who was a famous sportsman, and to whom he had given, be-
fore they mounted horse that morning, two fine arrows.

The last time the king was ever seen alive, he was riding
with Sir Walter Tyrrel, and their dogs were hunting together.

It was almost night when a poor charcoal-burner, passing
through the forest with his cart, come upon the solitary body
of a dead man, shot with an arrow in the breast, and still bleed-
ing. He got it into his cart. It was the body of the king.
Shaken and tumbled, with its red beard all whitened with lime
aPkd dotted with blood, it was driven in the cart by the char-



coal burner next day to Winchester Cathedral, where it was
received and buried.

Sir Walter Tyrrel, who escaped to Normandy, and claimed
the protection of the king of France, swore, in France, that the
Red King was suddenly shot dead by an arrow from an unseen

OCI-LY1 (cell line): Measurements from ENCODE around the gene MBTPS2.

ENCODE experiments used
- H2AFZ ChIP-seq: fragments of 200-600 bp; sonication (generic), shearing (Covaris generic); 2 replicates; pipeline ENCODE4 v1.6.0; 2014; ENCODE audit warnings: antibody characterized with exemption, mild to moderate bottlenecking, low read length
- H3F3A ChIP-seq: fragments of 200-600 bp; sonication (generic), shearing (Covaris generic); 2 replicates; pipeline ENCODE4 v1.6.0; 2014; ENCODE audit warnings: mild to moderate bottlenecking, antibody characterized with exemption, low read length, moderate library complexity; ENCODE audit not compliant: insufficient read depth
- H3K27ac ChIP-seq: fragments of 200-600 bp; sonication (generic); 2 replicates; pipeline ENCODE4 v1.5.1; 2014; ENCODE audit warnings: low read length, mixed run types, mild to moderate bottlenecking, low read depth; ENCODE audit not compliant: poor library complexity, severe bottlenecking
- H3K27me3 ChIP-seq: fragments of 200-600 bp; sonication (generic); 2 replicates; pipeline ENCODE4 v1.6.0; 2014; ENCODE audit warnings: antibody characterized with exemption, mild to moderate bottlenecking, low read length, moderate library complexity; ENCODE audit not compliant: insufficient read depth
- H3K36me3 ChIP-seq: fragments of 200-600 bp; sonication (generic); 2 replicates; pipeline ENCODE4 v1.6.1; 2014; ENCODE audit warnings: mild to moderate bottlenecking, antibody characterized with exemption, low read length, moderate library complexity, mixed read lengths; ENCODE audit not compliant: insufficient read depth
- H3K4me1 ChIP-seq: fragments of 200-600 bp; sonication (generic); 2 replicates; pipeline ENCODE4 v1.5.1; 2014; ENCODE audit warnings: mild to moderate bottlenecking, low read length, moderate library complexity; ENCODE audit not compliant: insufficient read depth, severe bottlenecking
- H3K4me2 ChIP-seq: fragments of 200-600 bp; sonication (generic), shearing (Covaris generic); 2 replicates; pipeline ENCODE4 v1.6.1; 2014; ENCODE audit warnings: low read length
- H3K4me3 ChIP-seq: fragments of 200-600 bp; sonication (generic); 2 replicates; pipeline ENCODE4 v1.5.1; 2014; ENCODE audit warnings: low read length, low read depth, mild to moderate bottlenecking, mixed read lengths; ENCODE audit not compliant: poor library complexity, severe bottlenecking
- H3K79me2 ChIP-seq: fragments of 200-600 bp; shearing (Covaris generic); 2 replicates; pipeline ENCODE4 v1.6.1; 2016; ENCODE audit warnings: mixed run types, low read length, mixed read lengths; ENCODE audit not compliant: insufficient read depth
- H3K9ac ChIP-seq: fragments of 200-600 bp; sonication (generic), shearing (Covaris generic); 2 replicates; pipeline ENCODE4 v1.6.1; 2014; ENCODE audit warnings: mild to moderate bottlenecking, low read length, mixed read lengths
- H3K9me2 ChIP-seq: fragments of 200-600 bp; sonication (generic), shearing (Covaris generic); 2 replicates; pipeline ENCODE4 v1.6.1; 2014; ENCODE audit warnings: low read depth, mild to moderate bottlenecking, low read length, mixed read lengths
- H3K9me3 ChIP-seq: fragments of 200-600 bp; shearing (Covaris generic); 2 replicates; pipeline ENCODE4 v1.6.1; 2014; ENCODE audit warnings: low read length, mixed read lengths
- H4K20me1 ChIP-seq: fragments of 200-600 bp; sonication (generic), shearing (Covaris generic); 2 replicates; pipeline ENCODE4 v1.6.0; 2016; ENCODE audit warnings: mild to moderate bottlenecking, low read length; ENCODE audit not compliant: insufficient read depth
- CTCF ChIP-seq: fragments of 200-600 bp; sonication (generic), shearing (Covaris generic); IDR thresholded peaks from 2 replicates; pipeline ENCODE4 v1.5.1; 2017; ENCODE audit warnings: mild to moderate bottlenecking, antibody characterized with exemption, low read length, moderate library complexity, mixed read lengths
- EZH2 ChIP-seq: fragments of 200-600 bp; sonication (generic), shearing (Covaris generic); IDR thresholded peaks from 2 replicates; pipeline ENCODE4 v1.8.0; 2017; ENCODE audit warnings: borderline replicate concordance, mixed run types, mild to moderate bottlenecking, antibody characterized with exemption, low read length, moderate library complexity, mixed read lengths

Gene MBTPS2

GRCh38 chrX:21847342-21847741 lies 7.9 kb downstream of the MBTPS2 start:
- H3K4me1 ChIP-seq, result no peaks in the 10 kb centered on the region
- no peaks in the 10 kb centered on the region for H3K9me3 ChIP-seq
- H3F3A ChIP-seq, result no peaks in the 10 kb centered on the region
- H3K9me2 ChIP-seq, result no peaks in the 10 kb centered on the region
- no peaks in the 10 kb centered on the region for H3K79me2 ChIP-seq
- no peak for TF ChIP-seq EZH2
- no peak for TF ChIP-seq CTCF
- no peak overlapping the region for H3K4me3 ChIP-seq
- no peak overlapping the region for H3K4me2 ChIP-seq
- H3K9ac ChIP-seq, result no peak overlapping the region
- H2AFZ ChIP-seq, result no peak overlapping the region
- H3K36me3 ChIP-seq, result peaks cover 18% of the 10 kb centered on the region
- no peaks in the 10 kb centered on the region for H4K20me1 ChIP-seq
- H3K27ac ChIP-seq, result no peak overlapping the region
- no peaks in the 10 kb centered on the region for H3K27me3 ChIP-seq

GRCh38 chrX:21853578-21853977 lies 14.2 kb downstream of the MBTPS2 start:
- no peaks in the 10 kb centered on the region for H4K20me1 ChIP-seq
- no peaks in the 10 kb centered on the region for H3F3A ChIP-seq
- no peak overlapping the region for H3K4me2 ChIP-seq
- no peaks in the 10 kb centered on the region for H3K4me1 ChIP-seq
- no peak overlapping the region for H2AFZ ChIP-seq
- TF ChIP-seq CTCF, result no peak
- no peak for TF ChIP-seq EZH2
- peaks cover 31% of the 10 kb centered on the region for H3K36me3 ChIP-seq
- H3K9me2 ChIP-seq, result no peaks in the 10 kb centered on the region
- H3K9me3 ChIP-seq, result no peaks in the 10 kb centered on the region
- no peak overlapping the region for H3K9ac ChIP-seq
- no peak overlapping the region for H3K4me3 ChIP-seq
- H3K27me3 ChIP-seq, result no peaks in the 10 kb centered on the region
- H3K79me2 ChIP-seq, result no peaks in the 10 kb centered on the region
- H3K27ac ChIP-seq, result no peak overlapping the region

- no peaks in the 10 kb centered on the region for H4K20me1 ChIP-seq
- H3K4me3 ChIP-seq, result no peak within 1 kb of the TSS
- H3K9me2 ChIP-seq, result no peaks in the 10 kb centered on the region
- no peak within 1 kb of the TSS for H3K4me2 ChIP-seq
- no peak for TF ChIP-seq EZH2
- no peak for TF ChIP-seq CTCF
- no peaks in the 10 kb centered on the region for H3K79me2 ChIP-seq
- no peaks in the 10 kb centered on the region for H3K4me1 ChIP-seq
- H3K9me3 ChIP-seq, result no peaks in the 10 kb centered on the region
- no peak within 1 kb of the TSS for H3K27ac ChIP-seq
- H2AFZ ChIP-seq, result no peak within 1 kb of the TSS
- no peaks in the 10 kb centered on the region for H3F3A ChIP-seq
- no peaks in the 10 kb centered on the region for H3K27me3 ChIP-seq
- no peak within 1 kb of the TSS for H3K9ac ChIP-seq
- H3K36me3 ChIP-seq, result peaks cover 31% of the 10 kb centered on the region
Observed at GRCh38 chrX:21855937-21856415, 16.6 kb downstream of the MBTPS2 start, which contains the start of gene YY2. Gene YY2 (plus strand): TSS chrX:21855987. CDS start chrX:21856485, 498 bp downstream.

hand, while they were hunting together ; that he was fearful of
being suspected as the king's murderer; and that he instantly
set spurs to his horse, and fled to the sea-shore. Others de-
clared that the king and Sir Walter Tyrrel were hunting in
company, a little before sunset, standing in bushes opposite
one another, when a stag came between them ; that the king
drew his bow and took aim, but the string broke ; that the king
then cried, " Shoot, Walter, in the Devil's name ! " that Sir
Walter shot ; that the arrow glanced against a tree, was turned
aside from the stag, and struck the king from his horse, dead.

By whose hand the Red King really fell, and whether that
hand despatched the arrow to his breast by accident or by
design, is only known to God. Some think his brother may
have caused him to be killed ; but the Red King had made so
many enemies, both among priests and people, that suspicion
may reasonably rest upon a less unnatural murderer. Men
know no more than that he was found dead in the New Forest,
which the suffering people had regarded as a doomed ground
for his race.



Fine-Scholar, on hearing of the Red King's death, hurried